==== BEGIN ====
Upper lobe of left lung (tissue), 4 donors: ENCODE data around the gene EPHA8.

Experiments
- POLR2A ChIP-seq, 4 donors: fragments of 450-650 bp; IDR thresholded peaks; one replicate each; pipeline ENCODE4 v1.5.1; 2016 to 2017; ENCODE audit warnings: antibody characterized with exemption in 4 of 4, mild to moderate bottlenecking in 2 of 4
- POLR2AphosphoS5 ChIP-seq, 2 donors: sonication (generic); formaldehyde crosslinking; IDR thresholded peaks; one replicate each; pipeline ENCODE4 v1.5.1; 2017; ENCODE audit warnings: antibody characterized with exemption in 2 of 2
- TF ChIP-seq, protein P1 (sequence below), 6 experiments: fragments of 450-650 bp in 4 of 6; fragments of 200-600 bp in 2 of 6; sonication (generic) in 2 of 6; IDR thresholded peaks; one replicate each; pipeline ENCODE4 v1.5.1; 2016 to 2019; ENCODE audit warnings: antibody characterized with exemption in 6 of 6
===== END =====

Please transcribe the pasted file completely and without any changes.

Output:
Upper lobe of left lung (tissue), 4 donors: ENCODE data around the gene EPHA8.

Experiments
- POLR2A ChIP-seq, 4 donors: fragments of 450-650 bp; IDR thresholded peaks; one replicate each; pipeline ENCODE4 v1.5.1; 2016 to 2017; ENCODE audit warnings: antibody characterized with exemption in 4 of 4, mild to moderate bottlenecking in 2 of 4
- POLR2AphosphoS5 ChIP-seq, 2 donors: sonication (generic); formaldehyde crosslinking; IDR thresholded peaks; one replicate each; pipeline ENCODE4 v1.5.1; 2017; ENCODE audit warnings: antibody characterized with exemption in 2 of 2
- TF ChIP-seq, protein P1 (sequence below), 6 experiments: fragments of 450-650 bp in 4 of 6; fragments of 200-600 bp in 2 of 6; sonication (generic) in 2 of 6; IDR thresholded peaks; one replicate each; pipeline ENCODE4 v1.5.1; 2016 to 2019; ENCODE audit warnings: antibody characterized with exemption in 6 of 6